He did not appear on television but sounded like he was calling the message in on a poor phone line which crackled at times. He announced the time and date twice to prove that he was speaking live.
Gaddafi condemned the rebels as traitors and "vermin" who are tearing Libya apart and said they were being chased from city to city – a mirror image of reality. "Libyans wanted to enjoy a peaceful Ramadan," he said. "Instead they have been made into refugees. What are we? Palestinians?"
The following is a translation of some of Gaddafi's remarks:
"O great Libyan people.... the occupation wants to capture Tajoura through its agents ... they are embarked on a desperate attempt to allow their colonial masters set foot in Tripoli.
“Don't allow the occupation to set foot in your country. I am with you in this battle. As I promised you before, we never surrender. We shall be victorious ... because we suffered an injustice ... an aggression against our country ... our safety and our comfort ... we suffered an injustice, and God must makes us victorious in the end.
“Rise up in all your strength. Forwards ... forwards ... Allah Akbar."
Libya, an oil-rich nation in North Africa, spent more than 40 years under the firm leadership of Col. Gaddafi.
But in February 2011, the unrest sweeping through much of the Arab world erupted in several Libyan cities. Though it began with a relatively organized core of anti-government opponents in Benghazi, its spread to the capital of Tripoli was swift and spontaneous, The New York Times reports.
Gaddafi lashed out with a level of violence unseen in the other uprisings, but an inchoate opposition cobbled together the semblance of a transitional government, fielded a makeshift rebel army and portrayed itself to the West and "Libyans as an alternative to Gaddafi's corrupt and repressive rule."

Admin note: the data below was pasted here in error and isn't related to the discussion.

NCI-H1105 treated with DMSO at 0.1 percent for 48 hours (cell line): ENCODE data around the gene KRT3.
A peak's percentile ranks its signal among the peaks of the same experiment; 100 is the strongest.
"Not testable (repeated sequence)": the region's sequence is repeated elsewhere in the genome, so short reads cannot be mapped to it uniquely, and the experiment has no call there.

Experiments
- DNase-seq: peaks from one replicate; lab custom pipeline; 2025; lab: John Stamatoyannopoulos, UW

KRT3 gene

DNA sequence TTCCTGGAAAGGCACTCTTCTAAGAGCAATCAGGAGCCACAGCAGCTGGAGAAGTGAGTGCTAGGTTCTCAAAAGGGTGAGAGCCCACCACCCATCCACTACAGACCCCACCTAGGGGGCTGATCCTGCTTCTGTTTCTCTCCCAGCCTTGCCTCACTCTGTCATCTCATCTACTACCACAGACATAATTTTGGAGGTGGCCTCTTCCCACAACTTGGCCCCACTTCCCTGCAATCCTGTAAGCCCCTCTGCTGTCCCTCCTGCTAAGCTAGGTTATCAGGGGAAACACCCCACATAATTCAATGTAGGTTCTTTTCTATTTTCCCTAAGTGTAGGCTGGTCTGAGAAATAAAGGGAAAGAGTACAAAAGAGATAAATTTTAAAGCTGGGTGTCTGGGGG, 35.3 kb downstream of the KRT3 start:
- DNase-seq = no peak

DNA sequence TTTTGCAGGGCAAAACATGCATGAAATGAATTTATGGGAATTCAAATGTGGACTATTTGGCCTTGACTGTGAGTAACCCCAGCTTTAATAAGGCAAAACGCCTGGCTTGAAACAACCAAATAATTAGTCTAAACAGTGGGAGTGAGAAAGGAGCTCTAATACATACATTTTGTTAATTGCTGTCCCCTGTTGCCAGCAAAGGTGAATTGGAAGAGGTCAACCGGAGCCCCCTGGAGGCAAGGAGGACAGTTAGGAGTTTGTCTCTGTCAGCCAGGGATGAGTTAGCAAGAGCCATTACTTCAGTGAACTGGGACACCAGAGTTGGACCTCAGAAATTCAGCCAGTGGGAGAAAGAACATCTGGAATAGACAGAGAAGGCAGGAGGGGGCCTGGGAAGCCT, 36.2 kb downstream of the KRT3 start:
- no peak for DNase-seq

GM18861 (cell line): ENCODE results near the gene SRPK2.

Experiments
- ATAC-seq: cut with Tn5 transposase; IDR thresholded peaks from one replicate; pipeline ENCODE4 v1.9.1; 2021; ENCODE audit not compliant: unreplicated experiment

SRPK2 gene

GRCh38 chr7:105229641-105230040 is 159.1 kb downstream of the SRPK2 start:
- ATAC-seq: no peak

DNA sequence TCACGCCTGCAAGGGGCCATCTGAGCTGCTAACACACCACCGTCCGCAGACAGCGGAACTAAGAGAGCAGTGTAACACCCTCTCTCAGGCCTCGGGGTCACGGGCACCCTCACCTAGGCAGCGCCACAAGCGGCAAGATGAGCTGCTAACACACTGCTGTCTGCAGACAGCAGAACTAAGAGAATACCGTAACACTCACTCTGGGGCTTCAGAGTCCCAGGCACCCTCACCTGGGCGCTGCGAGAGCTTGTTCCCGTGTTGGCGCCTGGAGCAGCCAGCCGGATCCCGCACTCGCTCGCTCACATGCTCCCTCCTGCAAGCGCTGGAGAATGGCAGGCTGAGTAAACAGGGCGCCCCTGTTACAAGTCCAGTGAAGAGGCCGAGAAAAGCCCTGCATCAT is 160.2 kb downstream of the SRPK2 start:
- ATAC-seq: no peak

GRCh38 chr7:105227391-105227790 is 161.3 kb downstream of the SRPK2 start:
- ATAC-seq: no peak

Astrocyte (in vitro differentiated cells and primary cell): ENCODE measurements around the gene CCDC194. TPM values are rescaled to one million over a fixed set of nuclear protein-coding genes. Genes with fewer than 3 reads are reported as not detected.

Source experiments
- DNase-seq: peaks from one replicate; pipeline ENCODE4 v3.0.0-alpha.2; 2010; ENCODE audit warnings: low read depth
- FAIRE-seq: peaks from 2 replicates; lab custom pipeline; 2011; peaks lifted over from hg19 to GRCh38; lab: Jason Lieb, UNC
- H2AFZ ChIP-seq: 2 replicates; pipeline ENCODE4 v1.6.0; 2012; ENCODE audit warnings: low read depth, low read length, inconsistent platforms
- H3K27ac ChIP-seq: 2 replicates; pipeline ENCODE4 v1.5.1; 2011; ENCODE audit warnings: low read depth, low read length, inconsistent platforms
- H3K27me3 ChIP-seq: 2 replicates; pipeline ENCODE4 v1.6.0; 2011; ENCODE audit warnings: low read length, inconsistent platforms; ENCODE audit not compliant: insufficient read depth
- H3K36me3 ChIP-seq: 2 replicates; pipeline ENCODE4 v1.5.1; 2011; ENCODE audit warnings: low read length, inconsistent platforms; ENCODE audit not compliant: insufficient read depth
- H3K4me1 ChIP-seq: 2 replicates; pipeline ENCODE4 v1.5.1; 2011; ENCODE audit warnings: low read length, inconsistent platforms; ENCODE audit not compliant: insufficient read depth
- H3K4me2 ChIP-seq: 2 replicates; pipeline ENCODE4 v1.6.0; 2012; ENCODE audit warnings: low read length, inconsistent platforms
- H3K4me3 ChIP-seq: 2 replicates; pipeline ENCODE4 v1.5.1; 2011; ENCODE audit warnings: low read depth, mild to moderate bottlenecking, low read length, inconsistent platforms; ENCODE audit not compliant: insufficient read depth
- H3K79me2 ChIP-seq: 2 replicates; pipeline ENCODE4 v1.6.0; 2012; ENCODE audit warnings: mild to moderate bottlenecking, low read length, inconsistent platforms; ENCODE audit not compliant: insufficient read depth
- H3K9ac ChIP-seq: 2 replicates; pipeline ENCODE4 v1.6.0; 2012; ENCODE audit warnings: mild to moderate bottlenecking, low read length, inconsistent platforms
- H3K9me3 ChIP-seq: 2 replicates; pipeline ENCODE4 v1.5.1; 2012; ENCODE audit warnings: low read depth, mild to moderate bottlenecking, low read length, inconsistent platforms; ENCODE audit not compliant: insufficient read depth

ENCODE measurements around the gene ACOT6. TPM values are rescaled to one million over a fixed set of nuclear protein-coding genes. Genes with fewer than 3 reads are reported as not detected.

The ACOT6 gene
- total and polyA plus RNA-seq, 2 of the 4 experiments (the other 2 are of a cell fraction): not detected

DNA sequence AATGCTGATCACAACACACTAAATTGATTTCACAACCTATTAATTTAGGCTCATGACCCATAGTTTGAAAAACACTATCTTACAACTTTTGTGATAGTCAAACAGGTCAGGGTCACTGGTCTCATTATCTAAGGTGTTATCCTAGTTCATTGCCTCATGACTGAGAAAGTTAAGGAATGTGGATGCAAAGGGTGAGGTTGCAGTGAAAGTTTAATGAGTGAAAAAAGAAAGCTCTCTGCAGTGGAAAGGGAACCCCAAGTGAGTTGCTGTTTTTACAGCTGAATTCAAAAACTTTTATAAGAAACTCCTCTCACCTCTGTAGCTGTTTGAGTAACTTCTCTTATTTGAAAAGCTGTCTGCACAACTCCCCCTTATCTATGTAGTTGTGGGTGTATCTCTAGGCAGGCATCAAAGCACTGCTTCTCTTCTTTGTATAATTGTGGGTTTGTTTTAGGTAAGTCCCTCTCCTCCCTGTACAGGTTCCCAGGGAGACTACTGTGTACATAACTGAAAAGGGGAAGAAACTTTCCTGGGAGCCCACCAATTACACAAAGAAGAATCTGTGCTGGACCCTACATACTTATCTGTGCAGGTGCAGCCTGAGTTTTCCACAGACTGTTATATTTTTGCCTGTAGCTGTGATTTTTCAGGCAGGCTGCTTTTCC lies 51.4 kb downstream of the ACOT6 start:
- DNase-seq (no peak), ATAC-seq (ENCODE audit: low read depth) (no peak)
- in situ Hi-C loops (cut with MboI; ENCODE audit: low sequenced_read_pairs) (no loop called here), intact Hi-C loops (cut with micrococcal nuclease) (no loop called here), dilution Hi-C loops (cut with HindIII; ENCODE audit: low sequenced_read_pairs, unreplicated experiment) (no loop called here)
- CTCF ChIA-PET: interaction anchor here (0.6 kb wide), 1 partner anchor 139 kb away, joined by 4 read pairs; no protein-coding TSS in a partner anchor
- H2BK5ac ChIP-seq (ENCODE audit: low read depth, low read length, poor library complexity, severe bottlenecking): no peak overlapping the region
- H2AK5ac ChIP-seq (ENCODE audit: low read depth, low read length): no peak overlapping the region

Timeline of the "Anti-Gaddafi" uprising:
2011 February – Arrest of human rights campaigner sparks violent protests in eastern city of Benghazi that rapidly spread to other cities. Authorities use aircraft to attack protesters. Many Libyan diplomats resign in protest. Gaddafi insists that he will not quit, and remains in control of the capital, Tripoli.
2011 March – UN Security Council authorize a no-fly zone over Libya and air strikes to protect civilians, over which NATO assumes command. London conference of world powers, European Union and Arab League calls on Col Gaddafi to quit.
Backed by extensive NATO air raids, Libyan rebels initially capture territory but are then forced back by better-armed pro-Gaddafi forces. Rebels ask West for arms.
Foreign Minister Moussa Koussa flies to Britain in protest at attacks on the rebels. Other senior figures defect in subsequent weeks.
2011 May – International Criminal Court seeks arrest of Gaddafi for crimes against humanity following "widespread and systematic attacks" on civilians.
Aug. 18 – Rebel fighters gained complete control of the oil refinery in Zawiyah, routing government soldiers after days of battle and advancing into other parts of the strategic port city.
Aug. 19 – Rebel soldiers fought running street battles in Zawiyah, just a half-hour’s drive from the Libyan capital of Tripoli, and there were new signs that worried foreigners in Tripoli were urgently trying to leave.
Aug. 20 – Witnesses in Tripoli reported heavy fighting across the capital, even as rebel forces claimed to have encircled the city by taking major towns to its east, west and south.
Aug. 21 – Six months of inconclusive fighting gave way within a matter of days to an assault on Tripoli that unfolded at a breakneck pace. By the night of August 21st, rebels surged into the city, meeting only sporadic resistance and setting off raucous street celebrations by residents hailing the end of his 42 years in power. Huge crowds gathered in Benghazi, the capital of the rebel-controlled eastern part of the country, as expectations grew that Colonel Gaddafi’s hold on power was crumbling.
The rebel leadership announced that insurgents had captured two of Colonel Gaddafi’s sons, including Saif al-Islam, his heir apparent.
(Sources: Interviews, Radio broadcasts, Live reports, CNN, BBC, and The New York Times).